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  3. Al-Andalus

    Al-Andalus BANNED

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    A federation would definitely be the most sensible and realistic solution. However such a federation should cover the entire Arabian Peninsula and possibly neighboring Arab states that have large areas of their territory within the geographical and historical region of Arabia. Such as Jordan (entire territory) and Iraq (half of the territory). However it should start with the existing GCC and afterwards incorporate Yemen before possibly moving further to incorporate Jordan or and Iraq.

    In my perfect world such a federation should have a large degree of local autonomy however the federal government should be modeled after the US model.

    The model would thus not only be economic, political and military in nature as today but incorporate all societal fields as in any state. By the way the proclamation of such a federation would multiply the economic, political, military etc. bonds at least tenfold.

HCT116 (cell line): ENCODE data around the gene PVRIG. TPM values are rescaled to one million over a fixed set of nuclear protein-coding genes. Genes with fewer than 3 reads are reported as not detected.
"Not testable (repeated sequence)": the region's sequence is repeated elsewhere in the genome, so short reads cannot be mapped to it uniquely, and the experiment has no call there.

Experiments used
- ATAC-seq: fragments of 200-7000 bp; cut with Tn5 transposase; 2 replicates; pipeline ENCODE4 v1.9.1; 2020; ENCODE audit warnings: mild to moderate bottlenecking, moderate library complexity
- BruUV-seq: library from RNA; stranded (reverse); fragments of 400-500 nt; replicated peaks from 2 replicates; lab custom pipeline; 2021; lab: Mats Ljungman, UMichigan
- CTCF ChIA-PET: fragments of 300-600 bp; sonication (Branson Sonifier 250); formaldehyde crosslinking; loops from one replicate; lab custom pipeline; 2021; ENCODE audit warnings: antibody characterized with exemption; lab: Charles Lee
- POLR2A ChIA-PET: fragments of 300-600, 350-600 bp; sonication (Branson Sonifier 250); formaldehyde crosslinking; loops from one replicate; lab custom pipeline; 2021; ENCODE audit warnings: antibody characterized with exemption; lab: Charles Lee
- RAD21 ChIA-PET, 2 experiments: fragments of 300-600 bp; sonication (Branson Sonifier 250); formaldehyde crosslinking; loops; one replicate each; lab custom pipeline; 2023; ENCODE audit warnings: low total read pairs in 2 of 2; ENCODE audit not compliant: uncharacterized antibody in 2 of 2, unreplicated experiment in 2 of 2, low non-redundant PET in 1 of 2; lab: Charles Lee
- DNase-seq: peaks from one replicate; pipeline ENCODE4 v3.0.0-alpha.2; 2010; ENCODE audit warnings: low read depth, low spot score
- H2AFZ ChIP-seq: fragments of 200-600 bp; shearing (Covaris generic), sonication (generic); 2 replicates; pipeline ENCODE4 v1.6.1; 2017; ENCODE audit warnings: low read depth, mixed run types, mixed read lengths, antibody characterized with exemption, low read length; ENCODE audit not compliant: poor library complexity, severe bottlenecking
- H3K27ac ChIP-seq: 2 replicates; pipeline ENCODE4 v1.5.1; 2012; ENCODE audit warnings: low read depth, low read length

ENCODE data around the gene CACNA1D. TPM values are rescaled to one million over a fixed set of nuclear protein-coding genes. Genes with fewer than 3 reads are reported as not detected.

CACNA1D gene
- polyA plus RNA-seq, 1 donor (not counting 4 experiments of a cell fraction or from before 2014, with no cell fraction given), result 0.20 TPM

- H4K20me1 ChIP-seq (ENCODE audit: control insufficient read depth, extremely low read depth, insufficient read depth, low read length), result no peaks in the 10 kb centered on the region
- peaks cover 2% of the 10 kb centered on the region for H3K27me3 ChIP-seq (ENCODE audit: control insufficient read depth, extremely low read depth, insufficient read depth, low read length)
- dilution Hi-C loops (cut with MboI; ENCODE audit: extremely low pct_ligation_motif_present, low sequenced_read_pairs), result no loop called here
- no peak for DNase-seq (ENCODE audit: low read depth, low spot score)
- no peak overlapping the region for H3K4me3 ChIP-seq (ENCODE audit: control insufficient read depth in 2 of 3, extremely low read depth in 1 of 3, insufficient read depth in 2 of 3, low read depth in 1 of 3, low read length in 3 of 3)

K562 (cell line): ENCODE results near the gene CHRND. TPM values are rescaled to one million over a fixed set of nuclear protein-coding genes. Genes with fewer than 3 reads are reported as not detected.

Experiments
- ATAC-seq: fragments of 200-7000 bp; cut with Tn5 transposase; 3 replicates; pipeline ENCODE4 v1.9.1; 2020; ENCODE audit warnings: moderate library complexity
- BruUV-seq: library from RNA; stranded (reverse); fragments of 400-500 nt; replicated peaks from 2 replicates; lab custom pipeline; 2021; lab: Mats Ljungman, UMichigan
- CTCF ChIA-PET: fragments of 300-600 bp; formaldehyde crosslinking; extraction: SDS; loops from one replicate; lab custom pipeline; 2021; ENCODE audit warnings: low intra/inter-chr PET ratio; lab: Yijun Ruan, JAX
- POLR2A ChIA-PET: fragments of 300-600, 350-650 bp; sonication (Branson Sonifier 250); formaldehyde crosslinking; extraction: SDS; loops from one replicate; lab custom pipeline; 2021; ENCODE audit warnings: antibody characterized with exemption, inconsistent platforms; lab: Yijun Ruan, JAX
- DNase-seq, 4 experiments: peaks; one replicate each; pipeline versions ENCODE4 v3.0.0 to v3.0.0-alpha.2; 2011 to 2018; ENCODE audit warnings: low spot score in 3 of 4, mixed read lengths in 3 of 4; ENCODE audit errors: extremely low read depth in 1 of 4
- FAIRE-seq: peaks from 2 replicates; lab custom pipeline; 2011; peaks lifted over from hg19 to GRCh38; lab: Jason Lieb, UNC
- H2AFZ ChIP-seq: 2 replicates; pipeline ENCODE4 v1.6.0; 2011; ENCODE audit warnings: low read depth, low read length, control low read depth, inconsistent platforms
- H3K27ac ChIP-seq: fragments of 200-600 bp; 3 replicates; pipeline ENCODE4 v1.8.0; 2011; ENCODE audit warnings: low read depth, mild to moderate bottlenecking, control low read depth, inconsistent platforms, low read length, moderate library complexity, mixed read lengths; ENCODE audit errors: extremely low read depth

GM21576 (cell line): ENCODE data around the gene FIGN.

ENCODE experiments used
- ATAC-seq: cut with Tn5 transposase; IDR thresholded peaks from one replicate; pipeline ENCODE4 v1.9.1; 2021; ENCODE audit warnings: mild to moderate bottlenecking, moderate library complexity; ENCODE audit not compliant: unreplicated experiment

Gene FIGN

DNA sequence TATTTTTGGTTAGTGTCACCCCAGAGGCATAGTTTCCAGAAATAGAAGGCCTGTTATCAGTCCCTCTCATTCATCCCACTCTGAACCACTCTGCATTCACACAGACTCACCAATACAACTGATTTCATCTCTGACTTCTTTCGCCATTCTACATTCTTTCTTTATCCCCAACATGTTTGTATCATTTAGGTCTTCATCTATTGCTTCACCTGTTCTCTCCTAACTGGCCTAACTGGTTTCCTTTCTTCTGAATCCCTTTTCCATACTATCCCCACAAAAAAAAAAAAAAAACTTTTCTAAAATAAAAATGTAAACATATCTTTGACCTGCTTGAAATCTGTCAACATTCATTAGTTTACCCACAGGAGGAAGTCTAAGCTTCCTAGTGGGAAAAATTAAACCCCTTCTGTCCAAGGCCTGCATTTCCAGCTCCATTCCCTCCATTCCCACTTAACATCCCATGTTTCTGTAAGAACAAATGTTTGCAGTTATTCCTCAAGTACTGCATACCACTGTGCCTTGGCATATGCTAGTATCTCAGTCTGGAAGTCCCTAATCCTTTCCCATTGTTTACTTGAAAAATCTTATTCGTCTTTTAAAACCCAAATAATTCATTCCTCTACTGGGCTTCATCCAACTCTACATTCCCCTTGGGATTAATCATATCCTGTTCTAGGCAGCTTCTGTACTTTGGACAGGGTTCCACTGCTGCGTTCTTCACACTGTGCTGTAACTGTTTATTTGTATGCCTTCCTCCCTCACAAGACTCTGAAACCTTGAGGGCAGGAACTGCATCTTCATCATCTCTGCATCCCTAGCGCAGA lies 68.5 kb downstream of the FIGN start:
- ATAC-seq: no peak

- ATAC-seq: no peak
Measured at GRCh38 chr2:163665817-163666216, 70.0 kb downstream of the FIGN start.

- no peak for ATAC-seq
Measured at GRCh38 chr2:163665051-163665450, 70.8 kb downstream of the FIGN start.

However I fully agree that regardless of what will happen the GCC, including Yemen and Jordan, Iraq etc. will emerge naturally by product. In particular the GCC and Yemen.

    However the people should be consulted and preferably decide their own future. In say 30 years or 50 years, I suspect, that absolute monarchy will be a thing of the past and that the GCC states would become constitutional monarchies or even republics. Giving the people a much bigger say. The people all across the GCC, according to all polls and opinions on the street, favor much closer integration. So if people had anything to say, I suspect that we would have seen such a federation today even.

    Many laws would also look differently.

    Anyway I find the topic very interesting as I consider such a federation as an actual realistic option rather than utopia.

    As for a united Arab federation (United Arab States for instance), I do not see this as a realistic option currently or in the near future. However the Arab League turning into something alike the EU (with an military aspect as well) in say 1-2 generations, is something rather likely to happen given the moves towards that even today when much of the Arab world is in its worse state in years and autocracies dominate. Once the necessary social and political reforms emerge in the Arab world, which they naturally will eventually, the entire discussion will look very different but we the people of the Arab world, should already be working towards such goals. Especially the youth. There are over 250 million Arabs (if I am not wrong) below the age 35. This number will only grow as the populations in the Arab world will continue to grow significantly in the next, at least 100 years. Not to forget immigration to the Arab world, in particular the GCC. We are a vibrant component although we lack the decision power for now. We will after all shape the future.